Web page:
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Transient Ischemic Attack

What is transient ischemic attack?
A transient ischemic attack (TIA) happens when blood flow to part of the brain is blocked or reduced, often by a blood clot. After a short time, blood flows again and the symptoms go away. With a stroke, the blood flow stays blocked, and the brain has permanent damage. Some people call a TIA a mini-stroke, because the symptoms are those of a stroke but don't last long.

A TIA is a warning: it means you are likely to have a stroke in the future. If you think you are having a TIA, call 911 or other emergency services right away. Early treatment can help prevent a stroke. If you think you have had a TIA but your symptoms have gone away, you still need to call your doctor right away.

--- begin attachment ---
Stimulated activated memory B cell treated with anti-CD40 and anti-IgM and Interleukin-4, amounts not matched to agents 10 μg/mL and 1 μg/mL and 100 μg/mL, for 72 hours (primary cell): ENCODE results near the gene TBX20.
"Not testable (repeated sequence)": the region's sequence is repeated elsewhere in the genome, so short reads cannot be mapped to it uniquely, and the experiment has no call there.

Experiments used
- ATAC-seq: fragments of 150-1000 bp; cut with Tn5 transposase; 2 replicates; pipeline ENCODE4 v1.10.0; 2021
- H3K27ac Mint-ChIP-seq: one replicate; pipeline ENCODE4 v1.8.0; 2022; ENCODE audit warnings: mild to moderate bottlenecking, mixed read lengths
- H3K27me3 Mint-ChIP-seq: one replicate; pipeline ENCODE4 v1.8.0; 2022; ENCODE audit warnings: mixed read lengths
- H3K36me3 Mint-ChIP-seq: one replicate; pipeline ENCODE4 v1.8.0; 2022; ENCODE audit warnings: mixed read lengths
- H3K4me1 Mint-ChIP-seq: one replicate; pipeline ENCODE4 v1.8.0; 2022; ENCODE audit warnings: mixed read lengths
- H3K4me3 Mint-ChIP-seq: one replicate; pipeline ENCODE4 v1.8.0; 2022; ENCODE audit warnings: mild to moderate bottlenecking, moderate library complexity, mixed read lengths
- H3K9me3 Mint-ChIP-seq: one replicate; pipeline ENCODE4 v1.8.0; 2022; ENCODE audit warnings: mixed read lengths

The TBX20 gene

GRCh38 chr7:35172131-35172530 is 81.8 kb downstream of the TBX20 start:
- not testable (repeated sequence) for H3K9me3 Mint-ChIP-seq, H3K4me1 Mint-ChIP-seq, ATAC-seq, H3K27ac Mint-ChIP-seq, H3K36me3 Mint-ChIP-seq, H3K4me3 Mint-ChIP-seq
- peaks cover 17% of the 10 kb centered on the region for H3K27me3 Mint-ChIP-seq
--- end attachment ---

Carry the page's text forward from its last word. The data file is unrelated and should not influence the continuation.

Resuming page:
Transient Ischemic Attack (TIA) Care at St. Luke’s
St. Luke’s TIA Center operates around the clock within the emergency departments at St. Luke’s Boise and Meridian Medical Centers. Our specially trained team is dedicated to rapid evaluation and treatment to prevent stroke and further damage in anyone experiencing TIA. We’ll also perform an evaluation to help identify and treat the underlying causes of the potential stroke.

Highlights & Resources


Support Groups

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  • Help yourself adjust back to life after a stroke by attending this supportive and informational group for stroke patients and their families.

Related Conditions


Stroke occurs when a blood vessel in the brain is blocked or bursts. Brain damage can begin within minutes, so act quickly.